Teaching Diderot at schools and universities
The place of Diderot in teaching, curriculums, and textbooks is a complex question. The history of the presence or absence of the author in the educational institution is indeed rich in twists and turns reminding us that, in many ways, Diderot is not or has not been considered as an author like the others.
If literary history and the French school curriculums have for a long time given a significant place to Diderot, one remembers that, in their important anthology, Lagarde and Michard (who were literature professors and later general inspectors of the French national education system) devote much fewer pages to Diderot than to Voltaire and Rousseau, with a presentation which is biased to say the least (Textes et littérature : les grands auteurs français du programme, Bordas, t. IV on the 18th century, 1953). As Jean-François Halté and André Petitjean have shown (“Pour une théorie de l'idéologie d'un manuel scolaire. Le Lagarde et Michard : le cas Diderot”, Pratiques, n°1-2, 1974, p. 43-64), in addition to the methodological tendencies of the textbook’s designers, the presentation of Diderot is the result of more or less assumed ideological choices. For example, instead of looking at the specific meaning of sensibility in Diderot and its materialist scope, Lagarde and Michard prefer to relate it to temperament, to an era, following a trend that would announce Romanticism. This case, among others, reminds us that to make a place for Diderot, while other authors are forgotten, is to determine this place and, sometimes, to arrange it to defuse what is considered subversive.
As far as philosophy is concerned, the one called by his contemporaries “the Philosopher” was for a long time forgotten or repressed. From the end of the 18th century, at a time when his materialism earned him condemnation in favor of Rousseau or Voltaire, the presence of our author in the new educational institutions remained obscure. Thus, as Caroline Warman has shown (The Atheist’s Bible. Diderot and the Eléments de physiologie, Cambridge, Open Book Publishers, 2020), if the manuscript of the Eléments de physiologie is used in their courses by Garat (at the École Normale) or Destutt de Tracy and Cabanis (at the Institut), it is in a roundabout way, without explicit mention of Diderot.
For the contemporary period, we note that Diderot only made his entry among the authors of the high school senior curriculum in 2003 - he is already present in the curriculum proposals of the years 2000-2003. It is probably not surprising that, during the 19th century, the teaching of philosophy structured according to the principles of Victor Cousin made little room for Diderot, who was absent from the list of authors in the official curriculum. But this absence remains striking when one sees that, in the 1902 curriculum, the names of Hume, Condillac, Montesquieu, and Rousseau appear, but still not that of Diderot!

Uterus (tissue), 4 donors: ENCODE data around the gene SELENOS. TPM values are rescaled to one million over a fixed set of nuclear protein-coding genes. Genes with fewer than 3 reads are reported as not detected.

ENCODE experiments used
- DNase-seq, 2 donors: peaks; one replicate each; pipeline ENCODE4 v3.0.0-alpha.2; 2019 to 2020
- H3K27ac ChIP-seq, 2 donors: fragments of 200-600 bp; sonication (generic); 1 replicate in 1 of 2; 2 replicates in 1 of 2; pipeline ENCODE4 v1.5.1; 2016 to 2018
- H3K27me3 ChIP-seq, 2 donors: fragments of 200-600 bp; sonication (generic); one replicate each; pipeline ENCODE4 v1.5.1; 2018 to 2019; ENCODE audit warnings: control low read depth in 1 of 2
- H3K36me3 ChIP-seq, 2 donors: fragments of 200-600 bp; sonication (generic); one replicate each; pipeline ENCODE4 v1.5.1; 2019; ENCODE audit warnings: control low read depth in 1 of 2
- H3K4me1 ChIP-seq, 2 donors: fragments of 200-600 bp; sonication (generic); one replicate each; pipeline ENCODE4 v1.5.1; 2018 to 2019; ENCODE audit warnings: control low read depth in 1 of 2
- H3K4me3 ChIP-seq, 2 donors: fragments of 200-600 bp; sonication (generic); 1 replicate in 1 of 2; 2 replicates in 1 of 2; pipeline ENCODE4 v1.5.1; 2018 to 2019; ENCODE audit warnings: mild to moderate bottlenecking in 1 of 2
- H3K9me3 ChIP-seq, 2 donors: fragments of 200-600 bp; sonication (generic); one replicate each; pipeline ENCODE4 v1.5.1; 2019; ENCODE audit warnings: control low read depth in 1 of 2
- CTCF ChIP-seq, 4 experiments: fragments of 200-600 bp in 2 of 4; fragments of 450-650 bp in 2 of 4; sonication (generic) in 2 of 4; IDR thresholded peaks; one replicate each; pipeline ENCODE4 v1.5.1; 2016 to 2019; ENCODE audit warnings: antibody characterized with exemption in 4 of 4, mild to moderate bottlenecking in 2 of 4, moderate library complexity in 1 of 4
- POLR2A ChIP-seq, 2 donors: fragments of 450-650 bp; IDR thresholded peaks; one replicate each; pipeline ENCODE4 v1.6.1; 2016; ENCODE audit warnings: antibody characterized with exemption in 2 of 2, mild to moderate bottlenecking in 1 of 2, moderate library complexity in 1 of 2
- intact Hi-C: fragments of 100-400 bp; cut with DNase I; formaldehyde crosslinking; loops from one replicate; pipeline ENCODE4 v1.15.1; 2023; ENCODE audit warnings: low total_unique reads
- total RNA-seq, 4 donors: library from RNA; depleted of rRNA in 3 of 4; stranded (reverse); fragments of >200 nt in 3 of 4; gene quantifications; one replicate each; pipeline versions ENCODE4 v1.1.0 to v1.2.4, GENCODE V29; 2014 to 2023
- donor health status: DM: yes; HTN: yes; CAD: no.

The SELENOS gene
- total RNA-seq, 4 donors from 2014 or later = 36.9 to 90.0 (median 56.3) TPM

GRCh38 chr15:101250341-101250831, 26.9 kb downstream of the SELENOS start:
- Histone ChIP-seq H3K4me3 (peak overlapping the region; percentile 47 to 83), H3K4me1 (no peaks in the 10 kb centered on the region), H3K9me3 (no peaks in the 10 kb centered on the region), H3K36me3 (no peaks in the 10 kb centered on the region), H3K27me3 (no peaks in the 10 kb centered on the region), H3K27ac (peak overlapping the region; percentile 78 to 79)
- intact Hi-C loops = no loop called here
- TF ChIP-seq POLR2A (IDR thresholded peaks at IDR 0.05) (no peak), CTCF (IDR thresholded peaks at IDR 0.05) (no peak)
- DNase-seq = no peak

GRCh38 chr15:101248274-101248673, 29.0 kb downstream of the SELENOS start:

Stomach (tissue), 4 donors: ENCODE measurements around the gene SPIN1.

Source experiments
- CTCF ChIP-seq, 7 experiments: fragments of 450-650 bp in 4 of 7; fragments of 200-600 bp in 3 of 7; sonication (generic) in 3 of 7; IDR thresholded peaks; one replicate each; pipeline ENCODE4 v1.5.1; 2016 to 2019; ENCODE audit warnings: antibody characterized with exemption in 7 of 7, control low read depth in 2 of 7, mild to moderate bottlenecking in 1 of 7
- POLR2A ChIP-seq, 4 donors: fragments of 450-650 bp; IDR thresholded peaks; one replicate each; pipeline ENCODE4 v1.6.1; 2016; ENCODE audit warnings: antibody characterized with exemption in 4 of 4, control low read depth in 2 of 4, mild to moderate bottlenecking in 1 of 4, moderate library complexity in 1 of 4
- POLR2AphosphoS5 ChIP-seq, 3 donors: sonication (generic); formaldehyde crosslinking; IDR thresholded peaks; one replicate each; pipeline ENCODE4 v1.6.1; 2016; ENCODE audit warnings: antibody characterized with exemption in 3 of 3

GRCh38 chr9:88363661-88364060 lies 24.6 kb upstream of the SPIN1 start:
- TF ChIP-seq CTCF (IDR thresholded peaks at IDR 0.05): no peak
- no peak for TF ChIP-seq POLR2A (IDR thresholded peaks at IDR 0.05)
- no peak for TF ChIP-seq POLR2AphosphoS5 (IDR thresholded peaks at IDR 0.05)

This is all the more significant since, around the centenary of the philosopher’s death in 1884, a philosophical, scholarly tradition interested in materialism and empiricism, often marked by positivism, had promoted the figure of Diderot. If our author is often made a precursor of Lamarck, Darwin or contemporary medicine, or even, like E.-M. Caro (“Diderot inédit, d'après les manuscrits de l'Ermitage”, first part: “L'idée du transformisme chez Diderot”, Revue des Deux Mondes, 3e période, tome 35, 1879, p. 825-860), a thinker with “prophetic” theories, he remains in the background of the philosophy curriculums.
These few milestones suggest that the presence and absence of Diderot in educational institutions and the resources that accompany it constitute an interesting project, to which this section would like to contribute by cross-referencing texts and references to works on the subject.
The Société Diderot is currently considering the constitution of a survey on “The place of Diderot in school textbooks”, whether they be literature or philosophy textbooks. It invites secondary school teachers of literature and philosophy, students, educational inspectors, academics, and researchers to participate.
To be continued!